The vegetation of Ob valley mires in the southern forest zone of Western Siberia
Lapshina, Elena D.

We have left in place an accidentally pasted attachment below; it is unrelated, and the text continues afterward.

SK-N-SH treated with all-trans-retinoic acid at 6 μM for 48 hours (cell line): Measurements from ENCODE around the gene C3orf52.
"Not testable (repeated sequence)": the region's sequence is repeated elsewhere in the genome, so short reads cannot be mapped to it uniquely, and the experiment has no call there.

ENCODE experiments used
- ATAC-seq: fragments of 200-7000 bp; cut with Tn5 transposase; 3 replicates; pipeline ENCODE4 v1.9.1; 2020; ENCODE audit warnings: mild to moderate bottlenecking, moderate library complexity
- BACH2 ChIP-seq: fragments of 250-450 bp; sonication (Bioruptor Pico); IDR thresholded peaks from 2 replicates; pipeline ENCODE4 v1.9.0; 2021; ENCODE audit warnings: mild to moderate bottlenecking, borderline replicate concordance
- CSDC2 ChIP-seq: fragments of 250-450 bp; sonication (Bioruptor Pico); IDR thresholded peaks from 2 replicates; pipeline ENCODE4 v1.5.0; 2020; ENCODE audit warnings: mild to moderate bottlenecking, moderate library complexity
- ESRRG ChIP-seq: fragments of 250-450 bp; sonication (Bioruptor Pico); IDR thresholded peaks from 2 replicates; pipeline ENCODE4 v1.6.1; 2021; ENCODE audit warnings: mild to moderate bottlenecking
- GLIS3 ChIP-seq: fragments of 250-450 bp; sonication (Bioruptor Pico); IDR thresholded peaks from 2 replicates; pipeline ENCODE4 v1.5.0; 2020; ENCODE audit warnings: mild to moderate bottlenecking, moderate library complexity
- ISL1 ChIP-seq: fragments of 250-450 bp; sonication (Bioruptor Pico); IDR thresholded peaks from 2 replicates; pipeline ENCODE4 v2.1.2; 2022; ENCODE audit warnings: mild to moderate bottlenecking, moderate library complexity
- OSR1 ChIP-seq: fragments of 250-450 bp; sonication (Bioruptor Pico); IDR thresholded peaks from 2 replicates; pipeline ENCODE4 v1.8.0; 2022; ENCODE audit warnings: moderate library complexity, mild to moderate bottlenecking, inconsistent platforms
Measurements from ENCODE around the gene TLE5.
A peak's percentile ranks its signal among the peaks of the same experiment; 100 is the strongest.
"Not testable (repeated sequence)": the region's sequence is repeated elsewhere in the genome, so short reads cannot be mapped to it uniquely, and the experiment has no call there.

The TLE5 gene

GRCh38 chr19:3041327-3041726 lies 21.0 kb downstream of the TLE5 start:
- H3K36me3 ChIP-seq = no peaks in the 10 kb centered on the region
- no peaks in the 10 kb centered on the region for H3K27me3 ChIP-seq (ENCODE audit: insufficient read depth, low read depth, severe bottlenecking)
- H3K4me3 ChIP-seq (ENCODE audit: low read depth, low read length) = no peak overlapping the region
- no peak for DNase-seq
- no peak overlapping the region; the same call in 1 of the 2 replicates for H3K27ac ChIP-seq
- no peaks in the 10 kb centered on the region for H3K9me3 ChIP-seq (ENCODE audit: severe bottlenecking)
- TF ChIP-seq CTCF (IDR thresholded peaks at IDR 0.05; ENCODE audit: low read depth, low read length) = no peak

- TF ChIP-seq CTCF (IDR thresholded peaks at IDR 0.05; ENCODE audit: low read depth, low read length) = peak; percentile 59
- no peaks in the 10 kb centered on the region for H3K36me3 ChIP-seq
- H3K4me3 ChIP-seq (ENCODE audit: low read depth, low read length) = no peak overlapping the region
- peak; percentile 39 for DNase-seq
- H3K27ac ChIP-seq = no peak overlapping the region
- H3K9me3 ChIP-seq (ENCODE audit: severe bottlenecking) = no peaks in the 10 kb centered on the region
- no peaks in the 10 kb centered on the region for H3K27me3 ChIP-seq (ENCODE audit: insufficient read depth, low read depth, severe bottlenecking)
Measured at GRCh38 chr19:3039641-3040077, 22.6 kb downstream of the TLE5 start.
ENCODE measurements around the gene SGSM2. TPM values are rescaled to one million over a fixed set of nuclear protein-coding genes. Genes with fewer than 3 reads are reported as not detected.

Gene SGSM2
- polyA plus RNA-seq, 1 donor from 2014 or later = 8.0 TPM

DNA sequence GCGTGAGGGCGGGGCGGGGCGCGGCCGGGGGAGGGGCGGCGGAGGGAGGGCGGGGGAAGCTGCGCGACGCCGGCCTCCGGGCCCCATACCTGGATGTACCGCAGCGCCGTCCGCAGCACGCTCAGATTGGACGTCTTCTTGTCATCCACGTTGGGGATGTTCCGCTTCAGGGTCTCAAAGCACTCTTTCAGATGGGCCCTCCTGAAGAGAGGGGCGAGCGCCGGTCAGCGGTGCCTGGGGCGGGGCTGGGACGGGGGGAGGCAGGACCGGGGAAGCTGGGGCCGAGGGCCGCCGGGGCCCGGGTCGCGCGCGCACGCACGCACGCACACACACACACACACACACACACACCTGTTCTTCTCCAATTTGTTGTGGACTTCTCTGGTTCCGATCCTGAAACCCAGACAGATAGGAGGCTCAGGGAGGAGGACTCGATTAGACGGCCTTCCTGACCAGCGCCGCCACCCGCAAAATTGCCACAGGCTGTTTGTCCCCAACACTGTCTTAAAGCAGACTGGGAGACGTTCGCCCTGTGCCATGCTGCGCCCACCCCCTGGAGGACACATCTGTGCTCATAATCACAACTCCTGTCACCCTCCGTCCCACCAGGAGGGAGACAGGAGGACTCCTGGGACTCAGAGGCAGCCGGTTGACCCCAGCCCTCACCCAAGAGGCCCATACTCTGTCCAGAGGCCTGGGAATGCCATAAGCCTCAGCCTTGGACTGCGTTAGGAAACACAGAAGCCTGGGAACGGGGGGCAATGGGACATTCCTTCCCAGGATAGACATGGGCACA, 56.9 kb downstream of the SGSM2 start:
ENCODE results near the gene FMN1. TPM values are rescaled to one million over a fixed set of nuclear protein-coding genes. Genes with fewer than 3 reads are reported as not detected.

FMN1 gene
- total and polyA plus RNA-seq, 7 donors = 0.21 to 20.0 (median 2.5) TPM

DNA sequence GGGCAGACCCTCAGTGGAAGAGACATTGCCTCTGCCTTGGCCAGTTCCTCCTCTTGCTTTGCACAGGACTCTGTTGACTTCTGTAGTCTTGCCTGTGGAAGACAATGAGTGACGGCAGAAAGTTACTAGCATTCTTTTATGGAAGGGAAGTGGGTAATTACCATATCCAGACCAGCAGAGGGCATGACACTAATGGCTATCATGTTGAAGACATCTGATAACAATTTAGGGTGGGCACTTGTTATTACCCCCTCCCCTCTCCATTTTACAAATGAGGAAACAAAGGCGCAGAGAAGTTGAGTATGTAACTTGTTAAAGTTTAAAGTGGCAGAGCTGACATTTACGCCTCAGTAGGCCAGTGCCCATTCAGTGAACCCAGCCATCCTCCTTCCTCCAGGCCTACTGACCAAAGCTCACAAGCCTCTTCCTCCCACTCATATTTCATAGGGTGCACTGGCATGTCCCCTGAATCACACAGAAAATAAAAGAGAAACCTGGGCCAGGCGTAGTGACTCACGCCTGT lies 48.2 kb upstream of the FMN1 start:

The aim of the present investigation was to describe the mires of the river Ob valley in the south of Western Siberia focussed on their symmorphology and a phytosociological classification in order to compare them with corresponding plant communities in Europe. The area investigated covers about 250 km2. Relevés were made in transects from the Ob terraces to the river on sample plots covering between 4 and 25 m2 in small sedge laws and up to 100 m2 on forested sites. Furthermore, the spatial structure was investigated and the site ecology was characterized by indication values using the Ramenski approach.The most productive sedge communities were indicated by the Caricetum lasiocarpae. A Triglochin maritimum variant is largely comparable with the communities in Central Europe, whereas the Calamagrostis neglecta variant shows the highest floristic affinity with that occurring in northeastern Poland. A typical feature for the Ob alluvial mires is the Betula humilis shrubland. It is differentiated as a weakly characterized community and syntaxonomically it is included within the Caricion lasiocarpae. Less productive sedge-Amblystegiaceae-communities were classified as Caricetum diandrae, which in the valley mires preferentially is developed in a Carex limosa-facies. Comparable syntaxa from northeastern Poland have been classified as Caricetum limosodiandrae. The Cariceta lasiocarpae and diandrae in Western Siberia are differentiated from the European ones by species such as Rumex aquaticus, Cicuta virosa, Brachythecium mildeanum, Drepanocladus aduncus, Agrostis gigantea and Trisetum sibiricum.Tallsedge-willow communities were classified as Carici juncellae - Salicetum rosmarinifoliae spiraeetosum salicifoliae and, together with the Salix rosmarinifolia-Menyanthes trifoliata-community, included in the alliance Salicion cinereae. The regionally quite common birch-pine-carr communities were described as Carici appropinquatae - Pinetum sylvestris ass. nov., floristically characterized by the hummock forming sedges Carex appropinquata and C. cespitosa and regionally differentiated by Calliergonella cuspidata.Alder swamps that occur in Central European mire borders, in southern West Siberia were replaced by so called "Sogna"-communities in Western Siberia. They are characterized by a tall tree layer of Pinus sibirica and Picea obovata. The most productive sites, characterised by Duscheckia fruticosa, were classified as Duscheckio - Pinetum sibiricae ass. nov.